Anatomy of a Filing Cabinet

The Well-Executed Filing System

What's that you say? You want to file, but don't know where to begin? Here is a comprehensive overview of what a well-executed filing system looks like to get you started.

The hallmark of an effective filing system is being able to easily retrieve what you need, when you need it. Filing systems generally fall into two broad categories: 1) working (or temporary) files and permanent (archival) files.

Temporary folders, which can reside either in a desktop file system, or in a nearby filing cabinet, include documents frequently in use such as:

* Action items requiring immediate or regular decisions
* Project items related to current tasks
* Reading items intended for immediate consumption

Permanent files should be kept separate from working files, either in a separate filing cabinet or in archival cardboard boxes in storage. When a project is finished, or a document is complete and no longer needed (i.e. old taxes), it's time for permanent storage. Keep in mind that not all completed projects or documents need to be saved indefinitely, so assess what you have, purge what's not needed and set up a retention schedule for documents you do keep, specifying how long each file should be stored.

Maintain the retention schedule separately from the archived files and synch it to your computer or paper calendar for a year-to-year review. Purging archival files after they've outlived their usefulness keeps your paperwork from growing into a mountain.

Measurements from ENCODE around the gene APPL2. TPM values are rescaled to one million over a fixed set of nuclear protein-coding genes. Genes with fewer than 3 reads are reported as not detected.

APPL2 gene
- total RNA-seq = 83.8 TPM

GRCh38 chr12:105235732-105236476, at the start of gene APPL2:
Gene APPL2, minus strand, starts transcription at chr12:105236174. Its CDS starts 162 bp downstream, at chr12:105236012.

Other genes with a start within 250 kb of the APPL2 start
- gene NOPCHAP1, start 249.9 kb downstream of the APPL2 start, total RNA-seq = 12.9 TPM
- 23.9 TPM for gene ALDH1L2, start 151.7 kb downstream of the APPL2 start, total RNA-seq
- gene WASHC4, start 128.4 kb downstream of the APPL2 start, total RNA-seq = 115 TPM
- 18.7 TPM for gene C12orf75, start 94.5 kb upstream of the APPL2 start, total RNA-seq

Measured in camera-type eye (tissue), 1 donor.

Love Your Labels

Good filing systems make effective use of labels. Be sure to use broad, generic headings that are meaningful to you and comprehensible to others if the filing system is shared. Think thick, not thin: files shouldn't be subdivided to the point where it's difficult to keep track of categories, (i.e. design your files to capture about two-inches of material, rather than say, two sheets of paper). Consider color coding your files if doing so makes sense to you.

The Art of Arrangement

Before labeling your files, decide on your organization strategy. Design your system, with headings and subheadings on paper, before you beginning labeling. Choices include:

* Alphabetically: great for client or customer name files.
* Subject: a good choice if you're using subfolders.
* Numerically: excellent for dated material, such as purchase orders and bills.
* Chronologically: a good solution for back-up files that need to be set up by month. * Tickler files: great for very detailed tasks, such as tracking bills, correspondence and reading materials. Set up tickler files by the day, month, and/or year.

To Cabinet or Not?

Not all filing systems need to be kept in a cabinet. Consider using a desk-top holder or wall file similar to a magazine rack to keep daily or to-do files close at hand. One idea is to keep a desk-top folder with files that contain all the general categories in your larger filing cabinet, so you can keep documents at your finger tips before moving them into their corresponding category at the ends of each week or month. Not every item is easily filed so consider using boxes or bags to store unwieldy or oversized items.

Cardboard or metal boxes can capture magazines or fabric samples, and keep tubes handy if you often need to store maps, prints or other oversized documents

Finally, make it easy to add new files to your system. Keep labels and files on hand so you can quickly add a new file rather than starting a new pile!